Iraqis get warning on nuclear weapons U.S. draws plans to attack Iraqi nuclear caches.


WASHINGTON -- The Bush administration, responding to charges that Iraq is hiding significant amounts of nuclear weapons material, has ordered the Pentagon to draw up plans for military strikes on possible nuclear caches throughout Iraq, administration officials say.

The officials confirmed reports of the military planning just a day after a senior U.S. diplomat at the United Nations charged publicly that Iraq was hiding what remains of its nuclear weapons program.

The Pentagon officially refused yesterday to say whether the United States was considering such a strike on the remnants of Iraq's nuclear facilities. But Pentagon spokesman Pete Williams launched some of the strongest rhetoric that U.S. officials have aimed at Baghdad since the end of the Persian Gulf war.

"They're clearly trying to hide something," Williams said. "That is intolerable under the terms of the U.N. Security Council resolutions [to which Iraq agreed after the war], and we have made our point very clear on that."

Secretary of State James A. Baker yesterday called Iraq's alleged concealment "extraordinarily serious." Asked what the United States could do beyond maintaining economic sanctions against Iraq, Baker would only say to reporters, "Stay tuned."

At the United Nations, the president of the Security Council met with Iraq's Ambassador Abdul Amir Anbari and demanded that Iraq immediately turn over to international nuclear inspectors equipment to enrich uranium that allegedly was moved from a Baghdad army base to avoid confiscation.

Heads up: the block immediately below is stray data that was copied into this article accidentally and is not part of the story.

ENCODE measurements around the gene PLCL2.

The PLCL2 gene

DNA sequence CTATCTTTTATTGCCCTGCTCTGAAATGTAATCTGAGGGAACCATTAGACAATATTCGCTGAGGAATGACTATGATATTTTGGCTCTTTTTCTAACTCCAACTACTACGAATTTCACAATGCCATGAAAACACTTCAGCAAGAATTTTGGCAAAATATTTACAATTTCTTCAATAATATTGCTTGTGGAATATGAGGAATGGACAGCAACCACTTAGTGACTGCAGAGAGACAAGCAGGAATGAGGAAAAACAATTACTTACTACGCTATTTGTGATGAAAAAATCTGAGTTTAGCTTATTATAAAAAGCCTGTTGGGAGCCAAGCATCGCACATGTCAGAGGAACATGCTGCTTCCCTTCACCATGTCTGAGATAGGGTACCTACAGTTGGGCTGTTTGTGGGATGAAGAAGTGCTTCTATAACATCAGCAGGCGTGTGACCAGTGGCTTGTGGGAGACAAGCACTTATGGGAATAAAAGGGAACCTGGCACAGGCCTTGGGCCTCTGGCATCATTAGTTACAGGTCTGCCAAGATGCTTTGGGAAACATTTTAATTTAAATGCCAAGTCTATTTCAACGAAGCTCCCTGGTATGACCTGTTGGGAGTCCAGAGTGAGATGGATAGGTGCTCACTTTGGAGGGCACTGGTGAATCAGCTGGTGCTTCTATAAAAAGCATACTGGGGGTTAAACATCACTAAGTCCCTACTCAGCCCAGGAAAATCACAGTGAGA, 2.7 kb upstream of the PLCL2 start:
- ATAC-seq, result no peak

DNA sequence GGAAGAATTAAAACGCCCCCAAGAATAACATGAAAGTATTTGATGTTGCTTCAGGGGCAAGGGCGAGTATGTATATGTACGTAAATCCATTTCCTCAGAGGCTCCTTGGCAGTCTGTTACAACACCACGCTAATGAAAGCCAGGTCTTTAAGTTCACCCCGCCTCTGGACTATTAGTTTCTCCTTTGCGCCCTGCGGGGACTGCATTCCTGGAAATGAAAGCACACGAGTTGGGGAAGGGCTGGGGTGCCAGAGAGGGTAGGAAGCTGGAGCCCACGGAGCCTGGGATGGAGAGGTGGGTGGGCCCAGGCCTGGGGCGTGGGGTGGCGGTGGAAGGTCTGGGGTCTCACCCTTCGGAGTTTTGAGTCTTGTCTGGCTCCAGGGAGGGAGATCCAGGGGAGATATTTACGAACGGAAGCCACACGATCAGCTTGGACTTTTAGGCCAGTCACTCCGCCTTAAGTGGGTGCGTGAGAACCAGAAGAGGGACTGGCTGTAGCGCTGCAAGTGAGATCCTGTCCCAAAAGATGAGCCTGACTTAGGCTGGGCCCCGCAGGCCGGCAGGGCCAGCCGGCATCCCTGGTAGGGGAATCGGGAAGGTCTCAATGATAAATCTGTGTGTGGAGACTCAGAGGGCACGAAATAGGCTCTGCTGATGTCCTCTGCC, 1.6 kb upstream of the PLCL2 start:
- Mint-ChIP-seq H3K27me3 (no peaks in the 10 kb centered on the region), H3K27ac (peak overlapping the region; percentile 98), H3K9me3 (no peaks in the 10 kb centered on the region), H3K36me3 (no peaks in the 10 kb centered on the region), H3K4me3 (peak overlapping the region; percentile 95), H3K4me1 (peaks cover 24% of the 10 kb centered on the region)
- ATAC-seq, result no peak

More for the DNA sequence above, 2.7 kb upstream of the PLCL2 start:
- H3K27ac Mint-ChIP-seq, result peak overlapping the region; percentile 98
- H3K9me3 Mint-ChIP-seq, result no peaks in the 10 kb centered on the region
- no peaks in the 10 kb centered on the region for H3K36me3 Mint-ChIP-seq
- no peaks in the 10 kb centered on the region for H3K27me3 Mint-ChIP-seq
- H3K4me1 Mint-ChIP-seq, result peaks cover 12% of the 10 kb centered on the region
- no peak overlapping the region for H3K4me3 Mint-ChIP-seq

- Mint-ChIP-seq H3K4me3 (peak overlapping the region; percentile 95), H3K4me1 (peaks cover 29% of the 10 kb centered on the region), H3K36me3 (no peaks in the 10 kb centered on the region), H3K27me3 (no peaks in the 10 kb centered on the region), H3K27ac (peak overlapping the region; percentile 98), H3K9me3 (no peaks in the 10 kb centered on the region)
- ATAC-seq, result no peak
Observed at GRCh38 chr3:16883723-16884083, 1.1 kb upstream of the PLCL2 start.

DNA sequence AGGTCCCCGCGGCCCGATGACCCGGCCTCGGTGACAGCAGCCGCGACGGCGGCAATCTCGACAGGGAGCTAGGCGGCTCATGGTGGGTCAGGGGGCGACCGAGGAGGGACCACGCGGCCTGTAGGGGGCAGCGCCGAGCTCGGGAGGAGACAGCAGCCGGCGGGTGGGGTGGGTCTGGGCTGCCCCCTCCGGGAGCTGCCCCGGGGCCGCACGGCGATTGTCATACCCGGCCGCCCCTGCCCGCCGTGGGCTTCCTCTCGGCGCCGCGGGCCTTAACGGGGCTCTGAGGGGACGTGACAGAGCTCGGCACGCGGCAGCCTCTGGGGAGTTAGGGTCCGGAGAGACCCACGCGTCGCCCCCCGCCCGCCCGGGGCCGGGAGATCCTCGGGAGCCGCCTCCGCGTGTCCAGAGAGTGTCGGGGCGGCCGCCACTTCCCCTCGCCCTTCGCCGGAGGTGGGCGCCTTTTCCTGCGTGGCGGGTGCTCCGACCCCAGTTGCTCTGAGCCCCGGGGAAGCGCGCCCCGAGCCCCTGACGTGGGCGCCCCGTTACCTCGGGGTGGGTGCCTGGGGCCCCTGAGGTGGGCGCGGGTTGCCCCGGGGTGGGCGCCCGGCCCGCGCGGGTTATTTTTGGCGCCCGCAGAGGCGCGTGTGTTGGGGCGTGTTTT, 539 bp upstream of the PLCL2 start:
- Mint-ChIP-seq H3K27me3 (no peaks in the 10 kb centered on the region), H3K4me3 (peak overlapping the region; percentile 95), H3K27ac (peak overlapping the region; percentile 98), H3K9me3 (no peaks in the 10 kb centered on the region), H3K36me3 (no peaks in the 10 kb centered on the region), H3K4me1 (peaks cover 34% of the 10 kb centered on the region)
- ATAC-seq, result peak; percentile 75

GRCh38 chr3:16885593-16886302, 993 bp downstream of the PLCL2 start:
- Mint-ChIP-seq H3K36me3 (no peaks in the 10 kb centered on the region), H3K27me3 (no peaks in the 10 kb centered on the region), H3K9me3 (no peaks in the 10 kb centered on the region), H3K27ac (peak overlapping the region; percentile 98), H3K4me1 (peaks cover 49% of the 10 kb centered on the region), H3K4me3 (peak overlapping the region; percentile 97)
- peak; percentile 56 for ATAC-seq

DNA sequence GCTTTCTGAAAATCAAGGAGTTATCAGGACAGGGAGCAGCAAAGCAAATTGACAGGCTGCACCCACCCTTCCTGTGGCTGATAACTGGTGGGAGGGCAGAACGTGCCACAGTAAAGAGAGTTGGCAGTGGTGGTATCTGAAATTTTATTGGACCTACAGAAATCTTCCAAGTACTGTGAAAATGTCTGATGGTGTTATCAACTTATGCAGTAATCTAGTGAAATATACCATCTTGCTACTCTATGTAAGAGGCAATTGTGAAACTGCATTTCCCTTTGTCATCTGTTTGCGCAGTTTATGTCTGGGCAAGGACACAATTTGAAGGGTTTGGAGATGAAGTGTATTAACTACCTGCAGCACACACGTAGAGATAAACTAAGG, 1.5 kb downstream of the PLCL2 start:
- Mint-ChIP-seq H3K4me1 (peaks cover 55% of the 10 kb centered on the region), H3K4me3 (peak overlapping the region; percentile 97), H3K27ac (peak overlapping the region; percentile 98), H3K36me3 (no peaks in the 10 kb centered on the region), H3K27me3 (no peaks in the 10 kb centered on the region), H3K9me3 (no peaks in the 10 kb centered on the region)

U.S. officials Wednesday had taken the unusual step of providing the Security Council with surveillance photographs to support its claim that Iraq removed uranium-enrichment equipment from the military base after being surprised by a snap inspection.

"The Bush administration at the very highest levels has reacted violently to what's happened with Iraqi nuclear capability," one knowledgeable official said. "The administration takes this all very seriously."

Pentagon officials said the United States has two aircraft carriers, with more than 100 combat aircraft, within striking range of Iraq. The carrier Nimitz has been operating inside the Persian Gulf for several months, and the carrier Forrestal yesterday was docked in Haifa, Israel. The Forrestal has been supporting Kurdish refugee relief operations.

American troops in the region have dwindled to 65,000 -- roughly 12 percent of their peak presence during the war -- making a resumption of ground operations against Iraq improbable.

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